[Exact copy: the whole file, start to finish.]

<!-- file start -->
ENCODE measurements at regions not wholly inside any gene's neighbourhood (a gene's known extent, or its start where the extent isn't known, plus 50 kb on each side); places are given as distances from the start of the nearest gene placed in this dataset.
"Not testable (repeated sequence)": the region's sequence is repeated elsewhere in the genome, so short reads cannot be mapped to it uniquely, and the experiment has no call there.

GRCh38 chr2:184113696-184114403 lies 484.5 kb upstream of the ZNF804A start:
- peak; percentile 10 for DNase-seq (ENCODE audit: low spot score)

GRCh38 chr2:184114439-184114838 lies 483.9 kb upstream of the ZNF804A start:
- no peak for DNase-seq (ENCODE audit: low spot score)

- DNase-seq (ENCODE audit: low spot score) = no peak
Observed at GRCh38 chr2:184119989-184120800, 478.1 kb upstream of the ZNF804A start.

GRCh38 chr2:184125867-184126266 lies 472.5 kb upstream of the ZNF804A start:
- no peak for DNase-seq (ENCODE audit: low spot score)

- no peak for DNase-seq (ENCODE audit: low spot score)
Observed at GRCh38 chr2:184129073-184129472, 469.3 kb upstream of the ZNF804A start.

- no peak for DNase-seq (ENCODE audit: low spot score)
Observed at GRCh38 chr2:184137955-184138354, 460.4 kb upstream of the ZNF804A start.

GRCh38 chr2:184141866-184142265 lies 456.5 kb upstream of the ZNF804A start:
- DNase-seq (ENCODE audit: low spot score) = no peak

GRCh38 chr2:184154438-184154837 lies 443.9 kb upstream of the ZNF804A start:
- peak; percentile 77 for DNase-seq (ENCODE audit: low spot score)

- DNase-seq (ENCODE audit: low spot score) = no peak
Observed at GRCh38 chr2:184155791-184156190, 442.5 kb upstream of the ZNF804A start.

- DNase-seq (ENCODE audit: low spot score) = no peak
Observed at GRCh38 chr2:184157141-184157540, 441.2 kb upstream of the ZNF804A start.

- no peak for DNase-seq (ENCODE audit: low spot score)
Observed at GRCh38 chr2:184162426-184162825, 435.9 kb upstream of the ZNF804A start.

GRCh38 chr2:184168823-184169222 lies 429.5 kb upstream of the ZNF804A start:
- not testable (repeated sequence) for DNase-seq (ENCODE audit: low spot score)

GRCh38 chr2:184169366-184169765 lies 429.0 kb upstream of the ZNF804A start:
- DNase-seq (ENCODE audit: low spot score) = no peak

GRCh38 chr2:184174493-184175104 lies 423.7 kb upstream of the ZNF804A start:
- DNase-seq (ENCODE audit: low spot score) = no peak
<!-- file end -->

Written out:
ENCODE measurements at regions not wholly inside any gene's neighbourhood (a gene's known extent, or its start where the extent isn't known, plus 50 kb on each side); places are given as distances from the start of the nearest gene placed in this dataset.
"Not testable (repeated sequence)": the region's sequence is repeated elsewhere in the genome, so short reads cannot be mapped to it uniquely, and the experiment has no call there.

GRCh38 chr2:184113696-184114403 lies 484.5 kb upstream of the ZNF804A start:
- peak; percentile 10 for DNase-seq (ENCODE audit: low spot score)

GRCh38 chr2:184114439-184114838 lies 483.9 kb upstream of the ZNF804A start:
- no peak for DNase-seq (ENCODE audit: low spot score)

- DNase-seq (ENCODE audit: low spot score) = no peak
Observed at GRCh38 chr2:184119989-184120800, 478.1 kb upstream of the ZNF804A start.

GRCh38 chr2:184125867-184126266 lies 472.5 kb upstream of the ZNF804A start:
- no peak for DNase-seq (ENCODE audit: low spot score)

- no peak for DNase-seq (ENCODE audit: low spot score)
Observed at GRCh38 chr2:184129073-184129472, 469.3 kb upstream of the ZNF804A start.

- no peak for DNase-seq (ENCODE audit: low spot score)
Observed at GRCh38 chr2:184137955-184138354, 460.4 kb upstream of the ZNF804A start.

GRCh38 chr2:184141866-184142265 lies 456.5 kb upstream of the ZNF804A start:
- DNase-seq (ENCODE audit: low spot score) = no peak

GRCh38 chr2:184154438-184154837 lies 443.9 kb upstream of the ZNF804A start:
- peak; percentile 77 for DNase-seq (ENCODE audit: low spot score)

- DNase-seq (ENCODE audit: low spot score) = no peak
Observed at GRCh38 chr2:184155791-184156190, 442.5 kb upstream of the ZNF804A start.

- DNase-seq (ENCODE audit: low spot score) = no peak
Observed at GRCh38 chr2:184157141-184157540, 441.2 kb upstream of the ZNF804A start.

- no peak for DNase-seq (ENCODE audit: low spot score)
Observed at GRCh38 chr2:184162426-184162825, 435.9 kb upstream of the ZNF804A start.

GRCh38 chr2:184168823-184169222 lies 429.5 kb upstream of the ZNF804A start:
- not testable (repeated sequence) for DNase-seq (ENCODE audit: low spot score)

GRCh38 chr2:184169366-184169765 lies 429.0 kb upstream of the ZNF804A start:
- DNase-seq (ENCODE audit: low spot score) = no peak

GRCh38 chr2:184174493-184175104 lies 423.7 kb upstream of the ZNF804A start:
- DNase-seq (ENCODE audit: low spot score) = no peak